Neurology

Research Abstract

N12 - Accuracy of a Novel Magnetic Resonance Imaging-Based Patient-Individual Stereotactic Brain Biopsy Device in the Dog

Thursday, June 14
2:00 PM - 2:15 PM
Location: WSCC 606/607

The aim of the study was to determine the precision of the novel MRI-based patient-individual stereotactic brain biopsy device in dogs.  


Twenty-two canine cadavers with 2 target points each were used to determine accuracy. First, specific bone anchors and MRI-markers were secured to canine cadaver heads. Afterwards CT and MRI examinations of the heads were performed. Two target points and corresponding trajectories were defined on each MRI: left caudate nucleus and right piriform lobe. Based on MR-images, patient-individual frames including rigid needle placement ports to reach defined target points were constructed and printed with a 3D-printer. The needle was to enter the brain in a gyrus and not to penetrate the ventricles. The frames were secured to the bone anchors. Minimal-invasive access to the brain was created using a tool guide. The biopsy needle was placed through the needle placement port up to the predetermined depth. Afterwards CT examinations of the heads with biopsy needles placed in each target point were performed. Needle placement error was determined after fusion of MRI and CT examinations. Error was defined as deviation in mm between needle tip and anticipated target points.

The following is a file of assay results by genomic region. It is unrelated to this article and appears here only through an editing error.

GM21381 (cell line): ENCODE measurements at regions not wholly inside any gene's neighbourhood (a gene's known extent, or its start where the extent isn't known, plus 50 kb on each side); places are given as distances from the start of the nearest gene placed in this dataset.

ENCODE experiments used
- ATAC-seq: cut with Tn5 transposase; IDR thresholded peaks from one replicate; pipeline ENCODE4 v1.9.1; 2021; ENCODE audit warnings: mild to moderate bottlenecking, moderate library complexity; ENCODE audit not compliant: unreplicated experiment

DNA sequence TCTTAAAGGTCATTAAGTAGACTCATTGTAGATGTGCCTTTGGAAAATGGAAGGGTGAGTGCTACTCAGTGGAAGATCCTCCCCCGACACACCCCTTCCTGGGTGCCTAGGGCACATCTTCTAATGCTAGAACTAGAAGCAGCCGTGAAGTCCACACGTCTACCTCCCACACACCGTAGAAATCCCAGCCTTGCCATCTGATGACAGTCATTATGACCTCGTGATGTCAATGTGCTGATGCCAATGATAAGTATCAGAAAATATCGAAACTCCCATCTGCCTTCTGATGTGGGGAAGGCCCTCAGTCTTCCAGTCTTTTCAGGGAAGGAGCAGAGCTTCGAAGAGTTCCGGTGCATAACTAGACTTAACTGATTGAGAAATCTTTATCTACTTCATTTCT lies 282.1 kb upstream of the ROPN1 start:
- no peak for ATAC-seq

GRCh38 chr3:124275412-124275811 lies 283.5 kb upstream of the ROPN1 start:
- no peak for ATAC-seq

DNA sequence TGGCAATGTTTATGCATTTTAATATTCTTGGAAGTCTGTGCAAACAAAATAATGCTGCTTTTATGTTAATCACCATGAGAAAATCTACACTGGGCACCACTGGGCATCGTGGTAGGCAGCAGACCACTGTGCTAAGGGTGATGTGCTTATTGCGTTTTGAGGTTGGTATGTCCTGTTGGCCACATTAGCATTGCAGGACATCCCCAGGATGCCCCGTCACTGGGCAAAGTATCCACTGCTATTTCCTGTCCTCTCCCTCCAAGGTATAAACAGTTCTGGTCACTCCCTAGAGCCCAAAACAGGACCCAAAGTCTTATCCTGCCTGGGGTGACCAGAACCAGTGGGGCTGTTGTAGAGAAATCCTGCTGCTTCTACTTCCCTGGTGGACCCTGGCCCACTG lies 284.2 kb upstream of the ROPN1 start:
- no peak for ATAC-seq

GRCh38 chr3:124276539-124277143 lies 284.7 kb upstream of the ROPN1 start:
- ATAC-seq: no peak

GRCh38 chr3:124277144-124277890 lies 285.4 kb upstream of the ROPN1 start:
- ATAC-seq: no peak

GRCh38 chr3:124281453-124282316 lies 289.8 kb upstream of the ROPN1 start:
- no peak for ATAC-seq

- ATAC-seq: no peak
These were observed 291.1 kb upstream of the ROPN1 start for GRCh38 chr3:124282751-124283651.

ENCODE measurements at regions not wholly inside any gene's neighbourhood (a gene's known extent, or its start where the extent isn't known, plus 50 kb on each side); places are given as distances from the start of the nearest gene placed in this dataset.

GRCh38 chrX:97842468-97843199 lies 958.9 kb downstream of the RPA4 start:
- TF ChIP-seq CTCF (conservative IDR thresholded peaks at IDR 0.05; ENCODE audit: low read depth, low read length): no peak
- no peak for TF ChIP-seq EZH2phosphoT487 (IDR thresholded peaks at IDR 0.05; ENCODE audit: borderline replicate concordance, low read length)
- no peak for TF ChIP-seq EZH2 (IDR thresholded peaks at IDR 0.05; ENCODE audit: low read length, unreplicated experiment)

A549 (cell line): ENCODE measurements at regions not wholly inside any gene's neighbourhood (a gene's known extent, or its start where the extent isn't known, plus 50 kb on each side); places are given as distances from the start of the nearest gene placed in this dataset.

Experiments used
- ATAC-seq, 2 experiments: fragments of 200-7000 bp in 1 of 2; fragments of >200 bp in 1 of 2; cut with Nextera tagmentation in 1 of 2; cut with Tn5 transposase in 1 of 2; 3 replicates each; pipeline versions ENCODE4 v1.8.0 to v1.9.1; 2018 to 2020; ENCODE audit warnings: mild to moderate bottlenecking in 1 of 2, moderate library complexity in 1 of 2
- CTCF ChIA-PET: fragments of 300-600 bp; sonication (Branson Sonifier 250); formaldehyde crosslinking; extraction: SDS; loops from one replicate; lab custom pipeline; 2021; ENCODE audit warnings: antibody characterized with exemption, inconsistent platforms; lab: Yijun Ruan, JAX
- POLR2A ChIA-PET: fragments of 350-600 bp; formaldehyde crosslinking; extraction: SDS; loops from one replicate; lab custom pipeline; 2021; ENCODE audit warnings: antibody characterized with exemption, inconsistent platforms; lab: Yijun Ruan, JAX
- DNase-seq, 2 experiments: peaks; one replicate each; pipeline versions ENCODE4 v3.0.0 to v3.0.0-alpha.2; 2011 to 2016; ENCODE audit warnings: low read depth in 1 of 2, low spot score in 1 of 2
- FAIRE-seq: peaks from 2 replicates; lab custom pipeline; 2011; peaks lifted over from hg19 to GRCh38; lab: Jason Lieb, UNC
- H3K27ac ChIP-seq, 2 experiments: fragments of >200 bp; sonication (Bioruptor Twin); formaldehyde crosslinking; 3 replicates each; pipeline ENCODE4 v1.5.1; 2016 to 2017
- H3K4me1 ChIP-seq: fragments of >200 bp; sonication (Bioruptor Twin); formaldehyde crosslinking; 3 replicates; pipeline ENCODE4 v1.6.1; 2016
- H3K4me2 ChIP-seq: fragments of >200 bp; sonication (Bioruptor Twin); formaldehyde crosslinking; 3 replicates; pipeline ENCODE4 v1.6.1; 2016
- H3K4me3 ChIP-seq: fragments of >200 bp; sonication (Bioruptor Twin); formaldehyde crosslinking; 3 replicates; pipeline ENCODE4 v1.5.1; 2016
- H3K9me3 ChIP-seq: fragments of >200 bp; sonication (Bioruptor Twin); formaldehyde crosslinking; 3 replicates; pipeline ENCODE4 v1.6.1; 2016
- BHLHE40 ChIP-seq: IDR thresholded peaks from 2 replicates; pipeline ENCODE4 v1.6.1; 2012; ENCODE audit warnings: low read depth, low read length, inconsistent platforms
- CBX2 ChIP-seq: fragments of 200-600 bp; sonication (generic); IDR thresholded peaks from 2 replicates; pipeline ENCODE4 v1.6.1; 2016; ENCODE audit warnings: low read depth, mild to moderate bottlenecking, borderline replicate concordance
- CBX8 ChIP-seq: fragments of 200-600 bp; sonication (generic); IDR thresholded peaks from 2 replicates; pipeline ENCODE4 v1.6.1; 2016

The total median needle placement error for all 42 target points was 0.84 mm (range: 0.09-2.76; outlier: 4.11). The median needle placement error for the caudate nucleus only was 0.67 mm (range: 0.09- 1.25) and for the piriform lobe 0.85 mm (range: 0.14-2.76). Therefore, the MRI-based patient-individual stereotactic brain biopsy device reaches higher accuracy than most other described brain biopsy systems.       

Thomas Flegel, DACVIM (neurology), DECVN

Head of the Servive for Neurology and Neurosurgery
Department of Small Animal Medicine, University of Leipzig

1986-1992 studying veterinary medicine Humboldt-University Berlin, Germany
1992-1996 Assistent Dept. of Internal Veterinary Medicine and Dept. of Veterinaty Surgery, Humboldt-University Berlin, Germany
1996-1998 Assistent in private Small Animal Hospital, Berlin, Germany
1998-1999 Clinical Instructor in Neurology, North Carolina State University
1999-2001 Residency in Neurology, The Ohio State University
since 2002 Head of the Service of Neurology/Neurosurgery, Dept. Small Animal Medicine, University of Leipzig, Germany

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